There are two types of people in this world: those who are up with the sun and finish all of their tasks before the day has really started, and those who stay up into the wee hours of the night working because it’s the time they feel the most alive. In other words: morning birds and night owls.
Most people know if they’re a morning bird or a night owl, but something they don’t know is how to customize their morning and nighttime routines to cater to their sleeping patterns.
The Importance of Routines
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In general, the morning birds (or larks) are praised more in today’s society because their natural rhythm and routines fit into the mold society and hustle culture has laid out for us. Right now, people are getting praised for joining the 5 am club and getting all their tasks checked off before they stumble into work at 8 in the morning.
But there is a way to cater to your individual sleep pattern without making it a checklist.
Alex Glover, a nutritionist, explains, “Around 30% of us have the ‘Early Bird’ rhythm, 40% of us sit somewhere in the middle [also known as hummingbirds] and the remaining 30% are known as ‘Night Owls.’
So how do we cater to each type of ‘bird’ in each stage?
The Early Bird Morning Routine
Glover describes early birds as those “who tend to have an earlier sleeping pattern — typically waking before 7 am, they usually feel most energetic at the start of the day, but can begin to lack energy as the day goes on, feeling very tired by the evening.”
If this description fits you, it might be best to get all of your hard hitters for the day out of the way first.
Alice Liveing, a fitness expert and early bird herself, suggests that this routine should start with a workout.
She says, “Physical exercise is important for both our physical and mental health and is a great way to ensure we’re using the energy we consume during the day, so we feel restful in the evening.” While she doesn’t suggest that early birds get up and do a HIIT first thing, yoga, pilates, barre, and walking are great options to get the earliest risers going.
Right after working out, larks need to properly fuel their bodies. Their breakfasts should consist of oats, fiber, and protein. Overnight oats are always a great breakfast staple for these fast-movers.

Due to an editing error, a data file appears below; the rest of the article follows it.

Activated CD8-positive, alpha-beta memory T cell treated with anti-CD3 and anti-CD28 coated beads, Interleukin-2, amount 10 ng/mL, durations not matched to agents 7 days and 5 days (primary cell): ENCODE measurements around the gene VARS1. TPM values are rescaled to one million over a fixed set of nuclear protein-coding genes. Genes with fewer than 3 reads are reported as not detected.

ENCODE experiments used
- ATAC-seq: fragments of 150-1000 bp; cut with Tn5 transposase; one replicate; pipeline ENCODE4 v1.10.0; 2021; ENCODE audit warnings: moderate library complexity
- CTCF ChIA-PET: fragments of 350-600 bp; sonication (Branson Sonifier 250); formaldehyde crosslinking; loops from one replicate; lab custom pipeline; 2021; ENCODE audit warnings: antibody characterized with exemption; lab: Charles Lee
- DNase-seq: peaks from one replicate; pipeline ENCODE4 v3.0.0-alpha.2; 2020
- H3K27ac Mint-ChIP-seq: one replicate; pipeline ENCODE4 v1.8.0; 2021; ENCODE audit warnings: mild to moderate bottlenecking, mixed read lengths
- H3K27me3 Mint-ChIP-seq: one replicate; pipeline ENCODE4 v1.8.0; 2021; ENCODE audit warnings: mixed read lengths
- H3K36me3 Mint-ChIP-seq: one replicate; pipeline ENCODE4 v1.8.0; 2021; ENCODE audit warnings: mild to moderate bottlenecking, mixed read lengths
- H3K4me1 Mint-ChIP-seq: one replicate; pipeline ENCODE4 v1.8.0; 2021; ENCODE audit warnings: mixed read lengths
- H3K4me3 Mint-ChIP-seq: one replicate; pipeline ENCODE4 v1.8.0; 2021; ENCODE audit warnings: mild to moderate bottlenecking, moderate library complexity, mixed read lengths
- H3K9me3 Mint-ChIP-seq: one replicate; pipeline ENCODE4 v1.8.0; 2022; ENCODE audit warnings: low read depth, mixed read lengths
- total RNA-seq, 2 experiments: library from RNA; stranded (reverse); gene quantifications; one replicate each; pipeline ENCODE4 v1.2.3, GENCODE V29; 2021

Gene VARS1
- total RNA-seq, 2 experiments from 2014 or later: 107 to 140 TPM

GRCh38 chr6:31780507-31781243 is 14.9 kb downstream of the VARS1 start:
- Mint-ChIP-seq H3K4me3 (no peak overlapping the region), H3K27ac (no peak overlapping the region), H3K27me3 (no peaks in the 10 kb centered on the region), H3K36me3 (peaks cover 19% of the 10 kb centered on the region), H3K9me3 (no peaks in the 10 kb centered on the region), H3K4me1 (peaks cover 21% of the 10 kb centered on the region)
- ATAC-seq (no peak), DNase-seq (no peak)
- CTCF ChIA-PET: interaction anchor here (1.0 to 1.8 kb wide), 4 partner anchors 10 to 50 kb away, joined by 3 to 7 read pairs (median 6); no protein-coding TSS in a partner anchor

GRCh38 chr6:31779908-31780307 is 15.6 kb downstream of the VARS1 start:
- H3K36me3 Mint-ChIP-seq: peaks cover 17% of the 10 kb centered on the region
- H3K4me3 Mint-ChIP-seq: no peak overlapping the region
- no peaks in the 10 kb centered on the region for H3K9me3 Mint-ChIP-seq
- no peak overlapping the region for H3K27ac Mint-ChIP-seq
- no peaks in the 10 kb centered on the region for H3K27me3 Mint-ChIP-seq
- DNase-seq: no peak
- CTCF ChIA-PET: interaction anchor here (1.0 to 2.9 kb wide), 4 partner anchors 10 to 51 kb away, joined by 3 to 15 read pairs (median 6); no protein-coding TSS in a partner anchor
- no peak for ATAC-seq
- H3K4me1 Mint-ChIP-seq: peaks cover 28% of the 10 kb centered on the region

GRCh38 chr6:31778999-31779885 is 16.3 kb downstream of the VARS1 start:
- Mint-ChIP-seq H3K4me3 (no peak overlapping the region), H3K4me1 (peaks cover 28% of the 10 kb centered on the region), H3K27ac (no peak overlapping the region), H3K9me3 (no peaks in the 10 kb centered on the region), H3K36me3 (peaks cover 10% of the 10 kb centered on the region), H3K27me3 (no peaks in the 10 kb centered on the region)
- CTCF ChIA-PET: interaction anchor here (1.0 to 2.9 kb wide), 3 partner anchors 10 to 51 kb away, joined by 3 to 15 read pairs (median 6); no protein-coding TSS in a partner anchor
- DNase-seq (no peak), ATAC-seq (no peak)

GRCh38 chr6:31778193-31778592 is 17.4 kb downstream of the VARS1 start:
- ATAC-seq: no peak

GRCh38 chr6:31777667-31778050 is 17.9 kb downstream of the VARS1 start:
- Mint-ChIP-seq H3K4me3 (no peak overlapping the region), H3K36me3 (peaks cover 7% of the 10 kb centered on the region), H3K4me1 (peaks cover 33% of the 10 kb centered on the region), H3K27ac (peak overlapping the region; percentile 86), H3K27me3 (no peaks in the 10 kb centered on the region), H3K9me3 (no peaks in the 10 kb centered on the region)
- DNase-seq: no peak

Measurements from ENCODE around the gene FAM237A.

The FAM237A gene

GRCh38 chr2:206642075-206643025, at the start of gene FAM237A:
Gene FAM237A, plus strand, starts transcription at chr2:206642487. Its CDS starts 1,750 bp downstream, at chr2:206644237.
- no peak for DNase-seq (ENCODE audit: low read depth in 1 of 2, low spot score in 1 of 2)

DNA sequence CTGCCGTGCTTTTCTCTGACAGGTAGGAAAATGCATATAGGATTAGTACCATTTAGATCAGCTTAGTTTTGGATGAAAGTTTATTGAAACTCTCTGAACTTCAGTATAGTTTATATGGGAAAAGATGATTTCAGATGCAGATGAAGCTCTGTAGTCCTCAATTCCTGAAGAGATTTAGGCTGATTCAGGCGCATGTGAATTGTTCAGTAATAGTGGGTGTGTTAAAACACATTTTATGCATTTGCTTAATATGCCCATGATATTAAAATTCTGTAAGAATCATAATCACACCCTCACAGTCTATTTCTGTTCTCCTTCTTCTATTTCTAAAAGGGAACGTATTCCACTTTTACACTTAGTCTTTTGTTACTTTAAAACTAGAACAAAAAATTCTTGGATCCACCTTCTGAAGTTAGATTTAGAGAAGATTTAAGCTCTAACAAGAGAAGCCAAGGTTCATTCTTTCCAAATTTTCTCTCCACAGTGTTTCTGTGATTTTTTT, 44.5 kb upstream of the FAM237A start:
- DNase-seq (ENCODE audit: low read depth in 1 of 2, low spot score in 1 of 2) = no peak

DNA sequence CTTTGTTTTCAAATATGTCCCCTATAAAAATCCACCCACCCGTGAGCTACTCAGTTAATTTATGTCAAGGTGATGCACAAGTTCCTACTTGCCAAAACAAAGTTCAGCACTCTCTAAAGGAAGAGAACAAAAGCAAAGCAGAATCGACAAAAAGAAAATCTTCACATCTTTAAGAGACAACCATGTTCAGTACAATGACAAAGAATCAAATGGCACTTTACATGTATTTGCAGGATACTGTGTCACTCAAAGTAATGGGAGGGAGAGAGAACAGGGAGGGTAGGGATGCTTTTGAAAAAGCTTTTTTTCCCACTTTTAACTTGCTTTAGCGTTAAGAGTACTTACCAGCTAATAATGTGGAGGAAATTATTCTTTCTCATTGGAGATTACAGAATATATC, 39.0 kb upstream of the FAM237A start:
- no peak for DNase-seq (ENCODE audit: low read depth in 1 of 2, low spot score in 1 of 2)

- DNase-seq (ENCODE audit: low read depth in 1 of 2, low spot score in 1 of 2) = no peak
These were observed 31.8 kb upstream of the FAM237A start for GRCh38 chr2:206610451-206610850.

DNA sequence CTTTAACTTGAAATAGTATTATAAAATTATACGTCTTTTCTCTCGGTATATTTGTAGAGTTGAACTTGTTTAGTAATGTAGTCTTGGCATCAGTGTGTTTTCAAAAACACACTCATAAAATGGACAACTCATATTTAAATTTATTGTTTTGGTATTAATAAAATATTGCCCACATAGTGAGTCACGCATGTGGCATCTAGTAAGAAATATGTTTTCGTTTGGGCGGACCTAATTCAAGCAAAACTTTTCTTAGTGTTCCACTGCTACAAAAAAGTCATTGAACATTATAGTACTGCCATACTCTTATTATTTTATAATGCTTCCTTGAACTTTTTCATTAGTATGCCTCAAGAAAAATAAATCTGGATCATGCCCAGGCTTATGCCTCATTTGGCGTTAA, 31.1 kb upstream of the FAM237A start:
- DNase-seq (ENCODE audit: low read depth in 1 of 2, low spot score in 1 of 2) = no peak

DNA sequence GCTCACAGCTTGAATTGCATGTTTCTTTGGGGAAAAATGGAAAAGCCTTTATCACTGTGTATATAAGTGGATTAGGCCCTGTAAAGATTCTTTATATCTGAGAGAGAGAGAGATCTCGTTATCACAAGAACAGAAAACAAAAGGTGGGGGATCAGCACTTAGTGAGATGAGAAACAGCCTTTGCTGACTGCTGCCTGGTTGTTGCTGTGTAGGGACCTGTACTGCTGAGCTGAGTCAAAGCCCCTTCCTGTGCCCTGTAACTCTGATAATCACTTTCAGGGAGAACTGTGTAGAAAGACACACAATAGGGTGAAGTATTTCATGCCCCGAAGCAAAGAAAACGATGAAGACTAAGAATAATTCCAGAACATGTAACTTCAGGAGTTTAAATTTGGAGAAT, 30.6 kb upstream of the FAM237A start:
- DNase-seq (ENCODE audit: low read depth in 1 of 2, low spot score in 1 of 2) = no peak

By the time the early birds’ morning is over and the afternoon slump creeps in, instead of running to caffeine, Alex suggests opting for a natural energy booster like B12, so your energy isn’t doubly zapped when the caffeine crash comes.
The Night Owl Morning Routine
While an early to bed and early to rise routine is praised more frequently in today’s culture, Alex warns against night owls changing their routines. He says the biggest mistake people make “is trying too hard to go against their own sleep cycle… Our sleep is hard-wired into our genes, and unfortunately, there is very little we can do to change this.”
He suggests that night owls not start their day by jumping out of bed and onto their yoga mats. Instead, they need to ease into a lifestyle that allows them to wake up earlier without ruining their natural sleep cycles.
Alex says, “Natural light is one of the main signals to our internal clocks that it’s time to wake up.” He also notes that many night owls tend to skip breakfast or delay their lunches, but eating a healthy and balanced meal first thing might provide them the energy they need for their mornings. He suggests “something light and simple but packed full of slow-release carbohydrates to maintain energy levels throughout the day until lunch, such as a wholegrain-based muffin or snack bar.”
He also suggests that night owls work out after work, but not too late in the evening, or else they’ll have high energy right before bed.
Alex warns night owls not to just stick to this routine during the weekdays, but also the weekends. He says “Your body will ultimately thank you for going to bed and waking up at the same time every day, because consistency is something your body needs.”
Are you a morning bird or a night owl? Comment below!
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